He was the type of person that lends a body to believe in angels. No doubt about it.

I watched a little retrospective on PBS yesterday and felt five years old all over again.

erik myers
2.28.03 @ 9:39a

Damn.. this is to much nicer than the crap that's been all over the regular news sites. So much more human.

Have you seen the big thing quoted in all of the sites?

'Staff members rushed into work around 2:20 a.m. after hearing that Rogers had passed away, Lynch said.

"We're very loyal and dedicated," she said of the employees.'

Huh? So what?


juli mccarthy
2.28.03 @ 9:41a

Someone said something to me yesterday that I really wish I could take credit for: "the world is just a little less quiet now, and that's a sad thing."

No school today, so my teenager is parked in front of the TV and watching Mr. Rogers' Neighborhood. It makes me sad to think that her kids won't have that, because one of the things I looked forward to most when she was a baby was introducing her to my neighbor.

(Yes, I know, I am a huge bag o' mush when it comes to Mr. Rogers.)

sarah ficke
2.28.03 @ 9:43a

I wish I could sit at home and watch it. You know, I haven't seen it in years, but I can still hear the timbre of his voice in my head.

juli mccarthy
2.28.03 @ 9:49a

"We're very loyal and dedicated," she said of the employees.'

Huh? So what?

What she probably MEANT was, he was the kind of man who inspires loyalty and dedication, and it would be unthinkable that anyone wouldn't respond quickly. At least I hope that's what she meant.

jael mchenry
2.28.03 @ 10:53a

Oh, that car story is priceless. They returned Mr. Rogers' car. Awwwww.

erik myers
2.28.03 @ 11:06a

What she probably MEANT was, he was the kind of man who inspires loyalty and dedication, and it would be unthinkable that anyone wouldn't respond quickly. At least I hope that's what she meant.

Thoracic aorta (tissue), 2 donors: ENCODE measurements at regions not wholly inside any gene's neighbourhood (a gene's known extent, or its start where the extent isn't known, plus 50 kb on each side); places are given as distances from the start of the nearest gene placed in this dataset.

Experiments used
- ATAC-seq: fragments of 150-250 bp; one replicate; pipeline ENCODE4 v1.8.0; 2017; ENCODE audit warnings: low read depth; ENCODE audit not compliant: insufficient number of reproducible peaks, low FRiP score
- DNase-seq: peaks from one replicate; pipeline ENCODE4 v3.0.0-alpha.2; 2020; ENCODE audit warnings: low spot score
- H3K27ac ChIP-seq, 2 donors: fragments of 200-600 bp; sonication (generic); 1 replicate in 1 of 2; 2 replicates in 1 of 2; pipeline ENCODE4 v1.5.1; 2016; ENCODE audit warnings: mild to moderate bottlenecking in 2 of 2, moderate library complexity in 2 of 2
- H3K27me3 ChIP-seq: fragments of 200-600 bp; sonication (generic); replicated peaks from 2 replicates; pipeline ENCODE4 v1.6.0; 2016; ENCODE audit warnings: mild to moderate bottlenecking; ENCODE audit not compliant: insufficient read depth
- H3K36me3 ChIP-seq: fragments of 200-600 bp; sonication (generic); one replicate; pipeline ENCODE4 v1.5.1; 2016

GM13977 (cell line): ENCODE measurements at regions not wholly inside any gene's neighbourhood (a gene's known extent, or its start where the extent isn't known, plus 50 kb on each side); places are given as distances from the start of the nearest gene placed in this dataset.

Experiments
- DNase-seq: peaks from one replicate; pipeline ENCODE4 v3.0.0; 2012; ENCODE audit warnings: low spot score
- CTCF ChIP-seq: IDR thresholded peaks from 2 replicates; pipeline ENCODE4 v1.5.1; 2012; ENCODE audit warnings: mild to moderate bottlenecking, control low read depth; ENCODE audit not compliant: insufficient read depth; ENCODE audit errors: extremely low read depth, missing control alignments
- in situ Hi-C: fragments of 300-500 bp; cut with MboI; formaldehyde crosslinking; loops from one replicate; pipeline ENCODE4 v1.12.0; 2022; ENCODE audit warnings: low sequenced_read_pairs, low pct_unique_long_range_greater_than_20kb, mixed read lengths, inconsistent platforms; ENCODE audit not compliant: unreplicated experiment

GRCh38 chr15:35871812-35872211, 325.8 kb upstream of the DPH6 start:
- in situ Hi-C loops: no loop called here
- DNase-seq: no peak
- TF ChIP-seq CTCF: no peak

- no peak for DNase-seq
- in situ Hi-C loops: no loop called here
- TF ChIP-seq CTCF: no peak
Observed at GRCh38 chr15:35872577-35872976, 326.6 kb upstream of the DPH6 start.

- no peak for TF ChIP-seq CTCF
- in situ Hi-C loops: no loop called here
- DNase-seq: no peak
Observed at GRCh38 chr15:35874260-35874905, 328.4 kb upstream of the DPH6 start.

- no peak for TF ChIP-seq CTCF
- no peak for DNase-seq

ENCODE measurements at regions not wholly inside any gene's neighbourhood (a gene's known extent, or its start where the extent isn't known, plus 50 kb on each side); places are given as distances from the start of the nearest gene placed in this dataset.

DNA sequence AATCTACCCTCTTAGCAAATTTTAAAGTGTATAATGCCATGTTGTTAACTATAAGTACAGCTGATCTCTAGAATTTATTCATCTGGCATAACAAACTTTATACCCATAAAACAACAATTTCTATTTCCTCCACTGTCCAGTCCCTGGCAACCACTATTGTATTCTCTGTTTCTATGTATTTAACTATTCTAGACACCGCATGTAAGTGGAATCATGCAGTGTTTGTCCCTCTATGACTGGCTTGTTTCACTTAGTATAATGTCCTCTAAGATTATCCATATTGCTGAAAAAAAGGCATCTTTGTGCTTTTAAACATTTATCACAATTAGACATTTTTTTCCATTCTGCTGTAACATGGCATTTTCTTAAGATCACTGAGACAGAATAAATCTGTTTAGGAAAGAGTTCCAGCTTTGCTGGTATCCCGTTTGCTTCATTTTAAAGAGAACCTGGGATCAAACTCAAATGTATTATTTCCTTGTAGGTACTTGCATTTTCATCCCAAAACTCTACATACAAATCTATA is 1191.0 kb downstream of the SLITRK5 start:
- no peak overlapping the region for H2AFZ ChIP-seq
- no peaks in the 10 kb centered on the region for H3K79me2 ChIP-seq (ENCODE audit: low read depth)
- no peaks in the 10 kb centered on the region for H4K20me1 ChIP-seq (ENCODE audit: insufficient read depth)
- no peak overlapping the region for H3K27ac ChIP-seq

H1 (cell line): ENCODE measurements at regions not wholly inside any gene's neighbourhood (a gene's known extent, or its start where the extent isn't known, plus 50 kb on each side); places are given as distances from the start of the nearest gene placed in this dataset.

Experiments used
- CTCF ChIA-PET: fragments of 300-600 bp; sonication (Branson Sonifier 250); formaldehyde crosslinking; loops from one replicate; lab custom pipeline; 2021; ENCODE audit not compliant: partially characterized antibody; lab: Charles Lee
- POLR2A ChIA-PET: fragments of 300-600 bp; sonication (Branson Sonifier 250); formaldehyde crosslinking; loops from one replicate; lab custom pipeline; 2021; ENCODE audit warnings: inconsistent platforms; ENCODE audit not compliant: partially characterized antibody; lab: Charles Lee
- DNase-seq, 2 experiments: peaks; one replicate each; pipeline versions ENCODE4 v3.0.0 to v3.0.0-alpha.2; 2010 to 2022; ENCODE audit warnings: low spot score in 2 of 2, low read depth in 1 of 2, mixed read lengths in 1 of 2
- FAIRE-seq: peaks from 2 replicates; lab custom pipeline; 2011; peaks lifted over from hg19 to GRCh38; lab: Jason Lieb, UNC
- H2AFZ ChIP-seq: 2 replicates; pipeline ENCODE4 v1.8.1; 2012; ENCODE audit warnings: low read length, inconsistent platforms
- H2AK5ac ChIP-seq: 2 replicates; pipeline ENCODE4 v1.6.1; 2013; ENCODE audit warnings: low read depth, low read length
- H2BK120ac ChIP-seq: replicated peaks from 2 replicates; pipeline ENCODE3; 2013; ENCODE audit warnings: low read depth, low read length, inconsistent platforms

I hope that's what she meant, too. It sounded a lot like, "We're such good employees! Gee, I hope we're not out of a job, now!" Or, "We're such good employees! We just had to get started on the TV special, right away!"

Mr. Rogers was pristine and untarnished in an industry that lends itself to rust. I want him to stay that way.

matt morin
2.28.03 @ 11:42a

I don't know. I just never really got into Mr. Rogers. I think a lot of what turned me off was that he spoke to me like I was a child - very slowly, deliberately, and with strange voice inflection.

My parents always believed that if you spoke to a child like a child, you were doing more harm than good. They never simplified their speech down to a 6-year-old level when speaking to me. I guess I never liked the fact that Mr. Rogers did.

Call me a Commie bastard...I know.

erik myers
2.28.03 @ 11:45a

Commie bastard.

I always got the feeling that he was speaking as if children were his equals. Just because it was slow and gentle doesn't mean that it was only for children. It showed patience and caring.

And Juli's right.. We knew he had a grown-up life, but we also knew that he set it aside for us. It never intruded on "our" time. Mr. Rogers never complained about his bad day at the office or his phone bill.